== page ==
Resin and filament tips

It doesn’t matter if you print twice a month or all the time. The material matters.

Here we will cover things to look at while choosing which material you should pick. There are some dead giveway tips you should follow and then from there it’s trial and error.

Again this question comes up a lot too and while it mostly doesn’t really matter what you pick, as most filaments are working, here is some things that you should note when picking your filament.

PLA VS everything else

Most people go for PLA when printing terrain. No weird odours as ABS can produce, relatively low temperature for printing and is ideal for our work.

Pricepoint vs precision

Most cheaper filaments slack on their precision when making the filament. 

When you are using a 1.75mm filament string you will be surprised of how inaccurate that is. More expensive ones like Prusament got a tolerance down to +-0.02mm where as some of the cheaper one can vary up to (for what I’ve seen) +-0.5mm, which heavily influences your final product. 

If the printer expect a 1.75mm filament string to come through the extruder and only 1.3mm is delivered you can expect under extrusion. 

If this happens in the middle of the print, you can be lucky enough for it to do nothing but slack a bit on the infil, but as soon as the inperfections hit the outside shell of the print, you can expect warps, missed details or in some cases failed prints due to places not printed fully to support items which are printed later in the print.

On the other hand, if the extruder feeds too much filament, you can get unlucky and experience clogs which is a pain in the ass to remove. On some printers it requires you to take the entire extruder apart which can set you back 1-3 hrs depending how fast you are at picking apart your extruder.


One thing you might note with cheaper filaments is their lack of consistent colour. If you are not painting the print afterwards, then make sure you have some decent looking filament. If you paint it afterwards just go with 1 colour, as they pigment grain doesn’t change too often.

I print a lot which means i go through a lot of filament. As you might have seen from my instagram, i print solely in black. Could i print with other colours? Certainly! Do i want to tweak my printer all the time to accomodate the differences in different colours everytime i change a roll? No.

Again, if you paint your subjects it doesn’t really matter which colour you are using as long as you are happy when they exit the machine.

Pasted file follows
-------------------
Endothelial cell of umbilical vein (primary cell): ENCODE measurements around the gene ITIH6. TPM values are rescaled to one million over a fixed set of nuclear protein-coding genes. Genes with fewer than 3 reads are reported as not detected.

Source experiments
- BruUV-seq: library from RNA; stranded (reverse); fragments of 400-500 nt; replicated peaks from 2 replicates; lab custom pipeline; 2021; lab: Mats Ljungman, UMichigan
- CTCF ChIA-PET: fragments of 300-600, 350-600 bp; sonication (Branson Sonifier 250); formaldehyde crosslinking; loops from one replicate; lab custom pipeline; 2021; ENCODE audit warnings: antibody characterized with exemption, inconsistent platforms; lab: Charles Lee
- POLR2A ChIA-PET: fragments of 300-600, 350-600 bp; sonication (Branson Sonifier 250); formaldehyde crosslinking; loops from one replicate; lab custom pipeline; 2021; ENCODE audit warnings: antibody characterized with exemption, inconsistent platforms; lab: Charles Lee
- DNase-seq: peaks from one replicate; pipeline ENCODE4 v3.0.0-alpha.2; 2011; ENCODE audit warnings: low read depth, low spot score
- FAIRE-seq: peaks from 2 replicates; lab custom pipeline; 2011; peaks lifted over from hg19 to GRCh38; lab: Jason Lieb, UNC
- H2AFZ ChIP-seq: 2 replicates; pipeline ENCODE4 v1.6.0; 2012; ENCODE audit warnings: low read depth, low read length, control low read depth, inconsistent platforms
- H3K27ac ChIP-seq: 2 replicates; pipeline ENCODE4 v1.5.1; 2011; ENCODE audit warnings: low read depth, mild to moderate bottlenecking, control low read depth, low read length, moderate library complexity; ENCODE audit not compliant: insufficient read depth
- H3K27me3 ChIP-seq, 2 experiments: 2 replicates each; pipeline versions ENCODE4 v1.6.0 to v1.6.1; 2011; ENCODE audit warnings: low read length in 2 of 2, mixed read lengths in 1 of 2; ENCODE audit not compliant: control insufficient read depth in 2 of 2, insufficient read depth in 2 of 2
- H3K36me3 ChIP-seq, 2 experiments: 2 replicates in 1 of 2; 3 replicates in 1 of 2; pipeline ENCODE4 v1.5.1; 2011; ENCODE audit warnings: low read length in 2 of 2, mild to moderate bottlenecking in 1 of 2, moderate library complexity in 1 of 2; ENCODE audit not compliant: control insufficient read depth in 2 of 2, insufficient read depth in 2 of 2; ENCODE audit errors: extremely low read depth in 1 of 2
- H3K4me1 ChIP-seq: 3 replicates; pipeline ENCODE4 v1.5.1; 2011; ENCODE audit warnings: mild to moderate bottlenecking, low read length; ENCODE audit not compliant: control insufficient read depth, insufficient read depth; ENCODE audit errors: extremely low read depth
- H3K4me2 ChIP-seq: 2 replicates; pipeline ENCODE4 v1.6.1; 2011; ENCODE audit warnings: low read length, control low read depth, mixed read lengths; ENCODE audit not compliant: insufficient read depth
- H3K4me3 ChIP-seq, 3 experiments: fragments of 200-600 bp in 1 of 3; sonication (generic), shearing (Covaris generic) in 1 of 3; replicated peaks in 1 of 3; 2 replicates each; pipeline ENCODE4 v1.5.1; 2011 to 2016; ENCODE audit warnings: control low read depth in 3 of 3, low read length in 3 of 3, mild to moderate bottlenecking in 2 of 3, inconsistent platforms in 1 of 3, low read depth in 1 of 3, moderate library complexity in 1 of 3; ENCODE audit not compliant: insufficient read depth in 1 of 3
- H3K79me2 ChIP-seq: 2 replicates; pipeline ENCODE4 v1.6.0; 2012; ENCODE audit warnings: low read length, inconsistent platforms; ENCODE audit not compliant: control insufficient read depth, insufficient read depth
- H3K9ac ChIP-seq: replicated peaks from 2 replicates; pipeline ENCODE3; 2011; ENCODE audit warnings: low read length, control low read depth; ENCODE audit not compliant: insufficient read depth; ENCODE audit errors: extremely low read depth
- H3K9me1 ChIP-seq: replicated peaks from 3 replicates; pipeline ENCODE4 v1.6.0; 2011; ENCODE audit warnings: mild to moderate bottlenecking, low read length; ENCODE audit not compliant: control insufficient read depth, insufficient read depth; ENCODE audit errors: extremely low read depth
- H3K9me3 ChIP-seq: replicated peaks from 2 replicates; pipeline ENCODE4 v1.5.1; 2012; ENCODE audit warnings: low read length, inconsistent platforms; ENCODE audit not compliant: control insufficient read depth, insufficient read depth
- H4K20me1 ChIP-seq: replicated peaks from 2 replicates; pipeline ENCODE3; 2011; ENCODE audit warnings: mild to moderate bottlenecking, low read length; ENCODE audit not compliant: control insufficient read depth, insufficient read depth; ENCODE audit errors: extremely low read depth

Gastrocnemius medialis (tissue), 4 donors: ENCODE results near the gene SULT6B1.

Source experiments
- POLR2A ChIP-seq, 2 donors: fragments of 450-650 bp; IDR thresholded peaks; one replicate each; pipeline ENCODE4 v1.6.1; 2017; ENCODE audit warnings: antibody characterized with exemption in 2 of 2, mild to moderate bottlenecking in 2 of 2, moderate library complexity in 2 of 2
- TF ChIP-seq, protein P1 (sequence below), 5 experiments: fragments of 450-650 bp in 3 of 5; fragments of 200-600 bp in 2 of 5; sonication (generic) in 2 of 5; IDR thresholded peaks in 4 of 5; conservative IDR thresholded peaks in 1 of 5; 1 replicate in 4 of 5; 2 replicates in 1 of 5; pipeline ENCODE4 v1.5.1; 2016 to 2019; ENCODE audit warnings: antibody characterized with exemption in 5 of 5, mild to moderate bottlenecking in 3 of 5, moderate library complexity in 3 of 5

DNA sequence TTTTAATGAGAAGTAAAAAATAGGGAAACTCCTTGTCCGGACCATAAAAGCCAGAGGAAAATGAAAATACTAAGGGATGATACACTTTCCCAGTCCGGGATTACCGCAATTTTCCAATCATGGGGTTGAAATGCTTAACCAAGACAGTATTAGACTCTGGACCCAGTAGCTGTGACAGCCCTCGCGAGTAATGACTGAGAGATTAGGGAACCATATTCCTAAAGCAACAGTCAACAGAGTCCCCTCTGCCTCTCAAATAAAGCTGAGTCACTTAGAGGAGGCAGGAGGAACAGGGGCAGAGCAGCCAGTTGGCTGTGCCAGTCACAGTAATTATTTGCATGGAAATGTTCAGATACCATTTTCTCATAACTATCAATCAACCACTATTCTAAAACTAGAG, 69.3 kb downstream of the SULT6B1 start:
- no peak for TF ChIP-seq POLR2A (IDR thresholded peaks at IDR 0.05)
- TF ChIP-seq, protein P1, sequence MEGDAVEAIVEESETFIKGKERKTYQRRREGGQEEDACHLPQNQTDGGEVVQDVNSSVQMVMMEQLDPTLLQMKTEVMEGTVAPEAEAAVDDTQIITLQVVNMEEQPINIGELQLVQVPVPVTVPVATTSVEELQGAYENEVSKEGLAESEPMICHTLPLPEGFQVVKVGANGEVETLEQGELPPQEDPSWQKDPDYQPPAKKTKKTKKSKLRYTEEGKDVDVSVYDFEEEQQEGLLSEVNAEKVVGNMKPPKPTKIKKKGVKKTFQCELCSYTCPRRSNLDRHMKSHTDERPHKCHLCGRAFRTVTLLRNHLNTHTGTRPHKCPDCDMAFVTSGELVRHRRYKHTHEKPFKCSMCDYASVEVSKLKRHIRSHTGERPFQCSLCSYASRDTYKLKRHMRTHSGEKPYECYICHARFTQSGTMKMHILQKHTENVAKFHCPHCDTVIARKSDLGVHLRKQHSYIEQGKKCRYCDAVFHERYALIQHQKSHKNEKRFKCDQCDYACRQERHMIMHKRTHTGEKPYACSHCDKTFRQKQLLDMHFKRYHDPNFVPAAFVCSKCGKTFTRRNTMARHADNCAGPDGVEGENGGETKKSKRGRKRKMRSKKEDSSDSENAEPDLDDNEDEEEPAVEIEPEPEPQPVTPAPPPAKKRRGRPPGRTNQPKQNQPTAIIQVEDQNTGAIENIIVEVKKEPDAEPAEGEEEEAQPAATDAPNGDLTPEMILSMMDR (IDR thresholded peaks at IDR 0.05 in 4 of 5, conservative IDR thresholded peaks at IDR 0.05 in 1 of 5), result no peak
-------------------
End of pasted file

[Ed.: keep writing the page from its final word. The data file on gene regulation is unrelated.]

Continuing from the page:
So this is a bit more tricky as you won’t see the largest difference in the quality of different resins. 

One thing you must make sure of is getting the right type of resin for your type of 3D resin printer.

Difference between the types


Stereolithography (SLA) is using an UV laser to brighten up spots on your buildplate and curing the resin in those specific spots it hits. Compared to LCD and DLP this means the spots brightened is very tiny round spots compared to the pixels from a monitor or a projector.

Make sure your chosen resin supports SLA. We have had good experience with Sunlu´s SLA resin you can find here for little over $20 for 500gr


Digital Light Processing (DLP) is basically a projector underneath the buildplate casting UV light up against the whole buildplate at once, compared to the spots the SLA laser produces. This produces fast and precise pixel like structures in the resin. This also means that both DLP and LCD resin is basically the same. 

We have good experience using Anycubics resin which you can find here for $36 for 1kg


LCD panels is what you are used to from monitors and TVs. They project white UV pixels where they want to cure and black pixels where they don’t want to cure. The higher the resolution, the finer the print. You now get cheap 4k displays and even 8k printers exist which is well within budget for hobbyists.

For LCDs we also recommend the Anycubics resin here

Which colour should i pick?

This is a personal choice. I prefer picking something light enough where i can see a bunch of detail without me priming or painting it first.

I usually pick a lighter grey which gives me enough detail so whenever i look at my pile of unfinished miniatures i don’t have to have a well lit space to figure out what kind of details the miniature have.

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